Take the Boys & Girls Club movement as a great example. It is the mission of Boys & Girls Clubs to help “those kids who need us most,” which in most cases translates into providing services to kids from “economically disadvantaged circumstances”. There are a number of Clubs doing the math on charging fees for their services.
While it is true that Clubs have charged membership fees for more than a century, it has always been nominal . . . $1.00, $5.00, $25.00 . . . for a one year membership to the Club. This was done to create a “sense of ownership” because the value associated with something given away for free is NOTHING.
However, what happens to this organization’s soul when fees go from being a program tool to a revenue stream . . . $50.00, $100.00, $250.00, $500.00 per year? At what point are you soulless? At what point do your clients walk away? At what point does your mission collapse under the weight of fee for service”? At what point does the IRS enter the picture and revoke your non-profit status?
I’m not suggesting that fee for service isn’t an acceptable model for some non-profit organizations. What I am suggesting is that passing the smell test is more difficult than you may think, and it requires serious board room consideration.
So, here are a few questions I recommend board members ask themselves:
- Are there for-profit corporations in your community providing similar services? If so, then why should you have a competitive tax advantage over them?
- If your fees for comparable services are similar to other for-profit competitors, what differentiates you and makes you special enough to have a tax advantage?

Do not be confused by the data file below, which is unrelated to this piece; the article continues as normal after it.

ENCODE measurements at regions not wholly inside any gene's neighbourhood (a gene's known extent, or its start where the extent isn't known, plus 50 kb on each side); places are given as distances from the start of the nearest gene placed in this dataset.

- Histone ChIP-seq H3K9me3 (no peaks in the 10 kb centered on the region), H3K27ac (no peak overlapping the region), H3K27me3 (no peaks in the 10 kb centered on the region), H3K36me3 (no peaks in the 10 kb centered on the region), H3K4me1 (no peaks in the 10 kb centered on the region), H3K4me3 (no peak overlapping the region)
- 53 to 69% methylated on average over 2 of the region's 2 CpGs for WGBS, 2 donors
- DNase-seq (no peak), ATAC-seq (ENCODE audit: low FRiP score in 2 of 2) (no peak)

- What is stopping you (and I mean really stopping you) from doing a better job with more traditional revenue streams that are unique remedies to non-profit corporations (e.g. fundraising, foundation grant writing, and various other philanthropic opportunities)?
- What will your donors think? And at what point will fees damage your philanthropic business model? (e.g. donors balking at giving you a charitable gift because they think you can just hike fees or go sell some more stuff)
So, before you leap I suggest you look. You might not have a revenue problem that needs to be fixed with a fee for service solution. You may have a human resources and staffing issue. You may have board development or volunteer issue. Of course, you may have a revenue model issue that needs to be tweaked with the addition of some fees for service.
Here is some unsolicited advice . . . If you want to “sell stuff” to generate revenue, it is far safer to open a store and weave your mission throughout its operation (e.g. Wednesday’s blog post about thrift stores or Thursday’s post about eBay and Amazon.com) than it is to look internally at selling your services and raising revenue on the backs of those you serve.
What is the going price for a soul today? I think is it PRICELESS.
Here’s to your health!
Founder & President, The Healthy Non-Profit LLC